There's an awful lot of red on the Dow Jones Industrial Average (DJINDICES:^DJI), which is down 110 points at noon EST. Disappointing news from the likes of Wal-Mart, which cut its fourth-quarter earnings forecast, and MasterCard (NYSE:MA), which missed analysts' estimates for the fourth quarter, are clearly upsetting investors. Also instilling fear into the markets is the concern about whether January's rocky start for stocks is a predictor of a market correction for 2014 .
The Thomson Reuters/University of Michigan consumer sentiment indicator showed some improvement at the end of January, clocking in at 81.2 compared to the reading of 80.4 a couple of weeks ago. Overall, though, sentiment has fallen from the more hopeful 82.5 seen at the end of December.
The Bureau of Economic Analysis weighed in with news about personal income and outlays for December, showing that consumers increased spending by 0.4%, better than the expected 0.2%. Personal income remained stagnant, however, with no change in December from the previous month.
Payments giant MasterCard is down 4.5% as it reported fourth-quarter earnings one day after rival Visa (NYSE:V). The company missed estimates on earnings per share by $0.03, and revenue estimates by $20 million, but there was still plenty of good news on tap.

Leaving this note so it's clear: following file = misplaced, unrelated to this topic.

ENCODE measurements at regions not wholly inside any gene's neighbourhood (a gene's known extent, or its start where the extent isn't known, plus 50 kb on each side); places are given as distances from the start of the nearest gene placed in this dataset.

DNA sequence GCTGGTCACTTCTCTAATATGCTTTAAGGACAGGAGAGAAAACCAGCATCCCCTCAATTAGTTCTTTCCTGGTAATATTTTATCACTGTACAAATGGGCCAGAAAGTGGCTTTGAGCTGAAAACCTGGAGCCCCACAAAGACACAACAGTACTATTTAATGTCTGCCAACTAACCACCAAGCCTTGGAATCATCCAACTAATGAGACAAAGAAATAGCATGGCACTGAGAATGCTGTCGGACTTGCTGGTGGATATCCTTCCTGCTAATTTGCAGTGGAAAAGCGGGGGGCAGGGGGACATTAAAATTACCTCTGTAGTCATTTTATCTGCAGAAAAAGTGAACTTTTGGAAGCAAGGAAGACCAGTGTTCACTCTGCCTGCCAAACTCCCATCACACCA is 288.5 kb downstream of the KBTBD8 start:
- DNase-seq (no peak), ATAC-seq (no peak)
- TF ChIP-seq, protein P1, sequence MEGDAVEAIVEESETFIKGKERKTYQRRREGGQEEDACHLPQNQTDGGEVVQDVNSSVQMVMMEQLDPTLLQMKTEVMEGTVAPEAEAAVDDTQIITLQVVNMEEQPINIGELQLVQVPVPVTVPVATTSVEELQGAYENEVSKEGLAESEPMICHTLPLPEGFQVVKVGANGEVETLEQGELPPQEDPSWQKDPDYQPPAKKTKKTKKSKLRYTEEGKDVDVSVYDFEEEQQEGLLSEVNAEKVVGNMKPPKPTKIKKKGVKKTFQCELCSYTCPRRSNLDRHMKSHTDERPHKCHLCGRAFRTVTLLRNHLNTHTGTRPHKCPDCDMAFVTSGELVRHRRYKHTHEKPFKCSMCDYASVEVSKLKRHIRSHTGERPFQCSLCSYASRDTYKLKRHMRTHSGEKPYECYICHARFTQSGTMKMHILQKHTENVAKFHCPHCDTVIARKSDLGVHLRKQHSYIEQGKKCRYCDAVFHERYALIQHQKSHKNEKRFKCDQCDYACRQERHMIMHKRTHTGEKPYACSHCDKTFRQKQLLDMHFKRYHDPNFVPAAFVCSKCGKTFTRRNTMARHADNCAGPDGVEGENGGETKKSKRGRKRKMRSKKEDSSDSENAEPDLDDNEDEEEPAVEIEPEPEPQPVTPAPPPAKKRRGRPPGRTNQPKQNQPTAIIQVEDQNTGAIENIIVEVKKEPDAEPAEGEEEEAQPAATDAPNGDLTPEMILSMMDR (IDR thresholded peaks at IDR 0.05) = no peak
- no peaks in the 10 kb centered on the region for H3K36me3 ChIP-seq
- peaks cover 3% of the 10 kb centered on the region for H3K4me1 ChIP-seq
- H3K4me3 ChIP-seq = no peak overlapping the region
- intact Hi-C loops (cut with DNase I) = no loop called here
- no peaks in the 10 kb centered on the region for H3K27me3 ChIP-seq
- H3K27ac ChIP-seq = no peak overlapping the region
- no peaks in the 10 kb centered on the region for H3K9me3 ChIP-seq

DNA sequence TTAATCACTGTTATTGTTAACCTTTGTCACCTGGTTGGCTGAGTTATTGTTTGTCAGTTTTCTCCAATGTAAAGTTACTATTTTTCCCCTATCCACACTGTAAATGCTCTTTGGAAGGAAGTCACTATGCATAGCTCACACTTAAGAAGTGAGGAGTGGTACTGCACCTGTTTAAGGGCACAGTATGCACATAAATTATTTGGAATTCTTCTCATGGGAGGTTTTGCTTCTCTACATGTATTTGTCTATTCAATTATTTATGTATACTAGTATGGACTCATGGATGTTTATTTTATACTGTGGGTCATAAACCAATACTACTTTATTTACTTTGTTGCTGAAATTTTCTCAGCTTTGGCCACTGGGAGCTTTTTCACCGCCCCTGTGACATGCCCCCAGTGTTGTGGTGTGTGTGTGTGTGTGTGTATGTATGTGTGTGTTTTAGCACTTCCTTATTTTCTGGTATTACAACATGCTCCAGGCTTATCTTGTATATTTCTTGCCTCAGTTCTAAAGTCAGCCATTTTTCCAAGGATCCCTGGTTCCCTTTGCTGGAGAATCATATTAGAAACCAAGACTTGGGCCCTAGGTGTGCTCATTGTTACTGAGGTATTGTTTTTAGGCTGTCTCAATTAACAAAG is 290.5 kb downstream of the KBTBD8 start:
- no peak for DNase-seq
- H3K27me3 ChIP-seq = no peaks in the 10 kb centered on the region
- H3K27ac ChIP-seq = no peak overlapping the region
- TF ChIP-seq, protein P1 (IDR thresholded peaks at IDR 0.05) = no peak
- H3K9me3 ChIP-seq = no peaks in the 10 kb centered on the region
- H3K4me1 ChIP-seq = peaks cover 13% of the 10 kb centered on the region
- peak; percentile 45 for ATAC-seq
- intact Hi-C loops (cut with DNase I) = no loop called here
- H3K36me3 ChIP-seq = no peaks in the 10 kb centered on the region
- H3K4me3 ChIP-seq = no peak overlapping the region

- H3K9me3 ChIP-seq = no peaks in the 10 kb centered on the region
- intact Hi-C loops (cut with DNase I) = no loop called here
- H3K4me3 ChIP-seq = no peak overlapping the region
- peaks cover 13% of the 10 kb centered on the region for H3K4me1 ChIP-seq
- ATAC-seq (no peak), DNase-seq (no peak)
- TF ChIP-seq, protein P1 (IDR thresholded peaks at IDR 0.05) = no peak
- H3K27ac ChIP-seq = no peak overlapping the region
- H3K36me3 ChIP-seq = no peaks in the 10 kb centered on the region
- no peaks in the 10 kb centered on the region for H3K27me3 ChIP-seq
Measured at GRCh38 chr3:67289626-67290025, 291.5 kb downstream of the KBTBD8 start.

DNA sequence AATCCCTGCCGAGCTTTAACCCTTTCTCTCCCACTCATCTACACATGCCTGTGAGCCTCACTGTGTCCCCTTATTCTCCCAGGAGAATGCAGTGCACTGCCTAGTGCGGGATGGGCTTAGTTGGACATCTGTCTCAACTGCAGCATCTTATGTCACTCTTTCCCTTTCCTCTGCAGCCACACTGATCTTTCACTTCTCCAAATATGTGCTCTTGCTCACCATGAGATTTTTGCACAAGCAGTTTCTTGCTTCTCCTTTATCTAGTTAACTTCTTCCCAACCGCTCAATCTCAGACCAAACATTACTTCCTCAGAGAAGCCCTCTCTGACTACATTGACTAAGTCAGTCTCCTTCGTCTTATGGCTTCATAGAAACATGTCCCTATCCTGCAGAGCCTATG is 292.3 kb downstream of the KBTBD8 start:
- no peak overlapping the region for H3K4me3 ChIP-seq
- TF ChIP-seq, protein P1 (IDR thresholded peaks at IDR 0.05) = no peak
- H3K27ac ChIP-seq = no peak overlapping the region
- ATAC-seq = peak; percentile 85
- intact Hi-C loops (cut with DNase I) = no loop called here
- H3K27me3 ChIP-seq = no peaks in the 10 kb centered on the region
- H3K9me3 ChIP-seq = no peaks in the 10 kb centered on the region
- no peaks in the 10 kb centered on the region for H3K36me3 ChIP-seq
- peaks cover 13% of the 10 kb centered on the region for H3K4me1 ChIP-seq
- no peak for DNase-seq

Revenue increased 11.6% year over year, with a 14% rise in gross dollar volume and an increase in transactions of 13%. This latter metric mimics Visa's transaction volume of 13%, which is nothing to sneeze at. One issue that may trouble investors might be that MasterCard's operating expenses increased 11% year over year, due to higher marketing expenses; the company also noted increased expenses due to higher rebates and incentives. Visa's expenses rose by only 3% during the same time period.
Both companies repurchased stock during the last quarter of 2013. Visa repurchased 5.5 million shares, for a total of $1.1 billion, and MasterCard bought back 9.8 million of its common shares, for a total of $751 million.
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Amanda Alix has no position in any stocks mentioned. The Motley Fool recommends MasterCard and Visa. The Motley Fool owns shares of MasterCard and Visa. Try any of our Foolish newsletter services free for 30 days. We Fools may not all hold the same opinions, but we all believe that considering a diverse range of insights makes us better investors. The Motley Fool has a disclosure policy.